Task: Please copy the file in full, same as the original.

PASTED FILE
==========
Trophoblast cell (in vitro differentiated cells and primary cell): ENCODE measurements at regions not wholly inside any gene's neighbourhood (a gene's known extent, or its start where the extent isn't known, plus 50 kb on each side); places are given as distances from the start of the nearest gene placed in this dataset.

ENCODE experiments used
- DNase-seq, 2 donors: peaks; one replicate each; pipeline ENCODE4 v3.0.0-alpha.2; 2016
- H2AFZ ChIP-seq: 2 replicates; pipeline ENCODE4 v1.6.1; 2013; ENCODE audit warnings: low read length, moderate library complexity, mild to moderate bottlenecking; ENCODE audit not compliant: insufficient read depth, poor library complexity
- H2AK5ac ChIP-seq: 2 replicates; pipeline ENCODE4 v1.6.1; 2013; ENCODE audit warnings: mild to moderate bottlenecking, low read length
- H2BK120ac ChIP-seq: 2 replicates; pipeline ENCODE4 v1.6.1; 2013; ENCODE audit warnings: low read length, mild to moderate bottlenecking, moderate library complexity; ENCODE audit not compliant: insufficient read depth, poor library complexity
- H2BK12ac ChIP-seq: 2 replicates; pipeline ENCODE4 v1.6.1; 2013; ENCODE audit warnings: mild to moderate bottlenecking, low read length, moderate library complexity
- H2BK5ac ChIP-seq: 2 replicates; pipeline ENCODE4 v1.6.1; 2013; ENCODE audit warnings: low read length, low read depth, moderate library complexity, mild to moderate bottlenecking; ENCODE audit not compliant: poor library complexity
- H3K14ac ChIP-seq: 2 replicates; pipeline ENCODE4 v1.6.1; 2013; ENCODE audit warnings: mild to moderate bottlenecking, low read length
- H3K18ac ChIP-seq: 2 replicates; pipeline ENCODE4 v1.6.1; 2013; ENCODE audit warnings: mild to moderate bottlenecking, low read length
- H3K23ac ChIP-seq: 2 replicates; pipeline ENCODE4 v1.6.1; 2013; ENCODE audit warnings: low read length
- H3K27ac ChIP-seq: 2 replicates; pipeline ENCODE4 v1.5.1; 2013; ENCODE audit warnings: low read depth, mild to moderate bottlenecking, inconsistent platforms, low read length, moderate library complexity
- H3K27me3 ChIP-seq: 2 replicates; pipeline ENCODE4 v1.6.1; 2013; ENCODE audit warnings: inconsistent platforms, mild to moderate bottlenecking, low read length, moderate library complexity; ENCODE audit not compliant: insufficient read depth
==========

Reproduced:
Trophoblast cell (in vitro differentiated cells and primary cell): ENCODE measurements at regions not wholly inside any gene's neighbourhood (a gene's known extent, or its start where the extent isn't known, plus 50 kb on each side); places are given as distances from the start of the nearest gene placed in this dataset.

ENCODE experiments used
- DNase-seq, 2 donors: peaks; one replicate each; pipeline ENCODE4 v3.0.0-alpha.2; 2016
- H2AFZ ChIP-seq: 2 replicates; pipeline ENCODE4 v1.6.1; 2013; ENCODE audit warnings: low read length, moderate library complexity, mild to moderate bottlenecking; ENCODE audit not compliant: insufficient read depth, poor library complexity
- H2AK5ac ChIP-seq: 2 replicates; pipeline ENCODE4 v1.6.1; 2013; ENCODE audit warnings: mild to moderate bottlenecking, low read length
- H2BK120ac ChIP-seq: 2 replicates; pipeline ENCODE4 v1.6.1; 2013; ENCODE audit warnings: low read length, mild to moderate bottlenecking, moderate library complexity; ENCODE audit not compliant: insufficient read depth, poor library complexity
- H2BK12ac ChIP-seq: 2 replicates; pipeline ENCODE4 v1.6.1; 2013; ENCODE audit warnings: mild to moderate bottlenecking, low read length, moderate library complexity
- H2BK5ac ChIP-seq: 2 replicates; pipeline ENCODE4 v1.6.1; 2013; ENCODE audit warnings: low read length, low read depth, moderate library complexity, mild to moderate bottlenecking; ENCODE audit not compliant: poor library complexity
- H3K14ac ChIP-seq: 2 replicates; pipeline ENCODE4 v1.6.1; 2013; ENCODE audit warnings: mild to moderate bottlenecking, low read length
- H3K18ac ChIP-seq: 2 replicates; pipeline ENCODE4 v1.6.1; 2013; ENCODE audit warnings: mild to moderate bottlenecking, low read length
- H3K23ac ChIP-seq: 2 replicates; pipeline ENCODE4 v1.6.1; 2013; ENCODE audit warnings: low read length
- H3K27ac ChIP-seq: 2 replicates; pipeline ENCODE4 v1.5.1; 2013; ENCODE audit warnings: low read depth, mild to moderate bottlenecking, inconsistent platforms, low read length, moderate library complexity
- H3K27me3 ChIP-seq: 2 replicates; pipeline ENCODE4 v1.6.1; 2013; ENCODE audit warnings: inconsistent platforms, mild to moderate bottlenecking, low read length, moderate library complexity; ENCODE audit not compliant: insufficient read depth